Who am I? My name is Lisa Suriano. I’m the Director of Operations for J.C. Food, a school food service management company in the New York metro area. It is a company my father founded and has operated for 34 years exclusively in independent schools. I was raised listening to and experiencing the ins and outs of school food service management literally my entire life. My passion for wholesome food and childhood nutrition lead me to pursue a Master’s of Science in Nutrition. I will be completing my degree this May!
When thinking over what to write for my guest blog post my mind was overwhelmed with possible topics. The issues surrounding school food are vast and extremely complex: over processed foods, inadequate or underutilized kitchen equipment, lack of staff training and motivation, lack of funds, lack of nutrition education, potential benefits of school gardens and kitchen classrooms, potential new job creation and/or career advancement . . .
Phew I couldn’t pick one so I decided to take a cue from Mrs. Q and just tell you about the typical lunch we served at one of my schools today:
Here we have a homemade chicken tender. Children LOVE and are comforted by this food but it is notoriously fried and hormone pumped, processed and refined. We decided to take this beloved classic and give it a healthy make over. We marinate anti-biotic and hormone free chicken in plain yogurt and spices over night to increase tenderness and flavor. Then they are hand breaded in a mixture of whole wheat and panko breadcrumbs with a bit of parmesan cheese. The tenders are quickly baked in a very hot oven and our students gobble them up – lean protein and whole grains! These tenders were served with a homemade applesauce using NY state apples. This meal is accompanied by simple roasted potatoes. Our staff has been trained to cut, season and roast these potatoes but they can easily be done whole to save time. We also served fresh green beans and fresh carrots. I find that children prefer veggies with vibrant colors and a crunch.
In the time that I have been working hands on in the school food industry I have gained a clear understanding of what it takes to produce a successful healthy school lunch and it is very doable. (By “successful” I mean a lunch that the students look forward to, eat and enjoy.) The overarching theme to achieving this is education.
We are fighting against a fast food industry that is utilizing advertising and brain washing us all. How did this country slow down cigarette smoking? By banning on-air advertising and exposing young people and their parents to the ill effects of smoking. Now I don’t have a problem with fast food companies advertising healthy options. But the constant images of juicy burgers and glistening fries are attacking this country! As was done with smoking, we need to promote the dangers of eating such foods. But changing advertising is not the only answer. We need:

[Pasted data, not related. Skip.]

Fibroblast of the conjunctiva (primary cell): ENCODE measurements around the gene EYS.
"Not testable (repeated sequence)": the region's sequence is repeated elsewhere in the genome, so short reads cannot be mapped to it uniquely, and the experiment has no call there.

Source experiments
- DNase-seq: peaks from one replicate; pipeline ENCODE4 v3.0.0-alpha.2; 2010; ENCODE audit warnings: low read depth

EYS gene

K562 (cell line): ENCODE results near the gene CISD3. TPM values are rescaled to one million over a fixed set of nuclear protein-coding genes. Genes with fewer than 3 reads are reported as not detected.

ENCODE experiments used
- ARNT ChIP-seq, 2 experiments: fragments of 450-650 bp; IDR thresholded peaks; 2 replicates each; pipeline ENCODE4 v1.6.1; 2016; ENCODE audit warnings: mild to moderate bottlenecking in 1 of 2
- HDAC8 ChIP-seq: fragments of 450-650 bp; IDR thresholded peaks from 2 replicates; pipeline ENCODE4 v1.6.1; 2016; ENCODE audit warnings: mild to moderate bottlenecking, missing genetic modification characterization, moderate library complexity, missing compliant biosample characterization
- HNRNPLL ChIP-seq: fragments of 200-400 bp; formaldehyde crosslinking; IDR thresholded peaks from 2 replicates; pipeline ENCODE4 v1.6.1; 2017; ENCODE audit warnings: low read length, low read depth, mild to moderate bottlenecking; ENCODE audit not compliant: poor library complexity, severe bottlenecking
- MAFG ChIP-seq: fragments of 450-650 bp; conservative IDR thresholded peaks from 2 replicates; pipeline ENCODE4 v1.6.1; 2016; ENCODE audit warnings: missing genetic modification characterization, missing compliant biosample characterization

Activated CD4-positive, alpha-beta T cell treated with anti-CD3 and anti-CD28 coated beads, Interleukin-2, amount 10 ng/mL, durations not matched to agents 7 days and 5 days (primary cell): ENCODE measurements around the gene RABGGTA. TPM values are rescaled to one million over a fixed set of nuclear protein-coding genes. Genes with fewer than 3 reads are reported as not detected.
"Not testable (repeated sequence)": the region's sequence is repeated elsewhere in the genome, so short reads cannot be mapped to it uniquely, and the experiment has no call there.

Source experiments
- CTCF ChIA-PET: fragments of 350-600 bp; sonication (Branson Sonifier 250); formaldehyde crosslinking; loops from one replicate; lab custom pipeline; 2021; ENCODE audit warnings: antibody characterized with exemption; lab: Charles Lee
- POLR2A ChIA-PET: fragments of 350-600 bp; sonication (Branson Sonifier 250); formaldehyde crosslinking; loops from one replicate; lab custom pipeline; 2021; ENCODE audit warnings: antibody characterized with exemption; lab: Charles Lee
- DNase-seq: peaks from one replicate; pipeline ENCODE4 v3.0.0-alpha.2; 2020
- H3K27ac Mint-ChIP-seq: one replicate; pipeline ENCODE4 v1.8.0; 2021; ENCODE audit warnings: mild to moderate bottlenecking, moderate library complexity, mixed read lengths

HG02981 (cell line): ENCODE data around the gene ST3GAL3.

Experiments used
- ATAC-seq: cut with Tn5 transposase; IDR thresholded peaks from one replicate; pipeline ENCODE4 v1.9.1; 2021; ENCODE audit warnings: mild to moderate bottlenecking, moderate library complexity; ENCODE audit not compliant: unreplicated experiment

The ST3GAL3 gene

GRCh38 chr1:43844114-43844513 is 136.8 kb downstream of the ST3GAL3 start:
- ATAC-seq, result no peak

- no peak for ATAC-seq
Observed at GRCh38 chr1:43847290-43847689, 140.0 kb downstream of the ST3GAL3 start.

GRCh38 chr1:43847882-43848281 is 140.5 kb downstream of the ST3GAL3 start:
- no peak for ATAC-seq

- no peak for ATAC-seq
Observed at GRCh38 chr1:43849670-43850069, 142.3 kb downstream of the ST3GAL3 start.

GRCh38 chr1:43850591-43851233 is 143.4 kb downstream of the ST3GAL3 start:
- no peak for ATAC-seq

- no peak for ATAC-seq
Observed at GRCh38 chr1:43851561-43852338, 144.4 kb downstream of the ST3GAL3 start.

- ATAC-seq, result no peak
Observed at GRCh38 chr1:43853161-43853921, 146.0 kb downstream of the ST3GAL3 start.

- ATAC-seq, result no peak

1. Nutrition Education: Nutrition has not been a focus of the school curriculum. However, it is a critical life skill that is not understood by the majority of people. If it is not being taught in school or practiced in their lives, how can we expect children to make the right food choices?
2. Food Service Staff Education: In order to serve the desired type of lunches, the people producing them must know how to cook nutritious food. This is a great opportunity to create (much-needed) jobs and re-train current workers. It is time to elevate the job status of the “Lunch Lady” and give our troops in the kitchen the respect and resources they deserve. (The wonderful people I work with a proud of what they do. Such a great feeling!)
3. Manufacturer Education: It is not possible, nor is it economically responsible to cut out food manufacturers from school lunch. We need to make clear requirements of the products we want served to our students. Manufacturers need to be challenged and incentivized to be part of the solution.
Those of us whom are concerned and clamoring for change (our numbers are growing by the day! Just look at what Mrs. Q has accomplished here!) need to demand that our legislators understand and act properly on this issue. They need to not simply “Band-Aid” the problems and make short-term solutions. Fixing our food systems is a huge component in fixing our health care system and our economy. The money we spend today addressing the child nutrition issues will go a long way in fixing the obesity problem and will go a longer way in saving us future dollars on health care.
We have a country full of many great minds; the federal government needs to bring them together and create a long-term plan to insure that our students (our future) are educated to appreciate good, healthy foods. If not, our struggles with medical care will only grow exponentially. They will be insurmountable.
I feel the tide turning in the American food industry. I am energized by it. I have been working to make positive change in my corner of the world, and, am truly pleased to feel part of a greater movement. We need to remember that we are feeding and fueling the future. Let’s do this the right way!
If you are interested, you can learn more about my approach to school food and nutrition education at:
NOTE: all guest bloggers have contacted me of their own free will, have given consent, do not know me personally, and are not receiving compensation (and neither am I).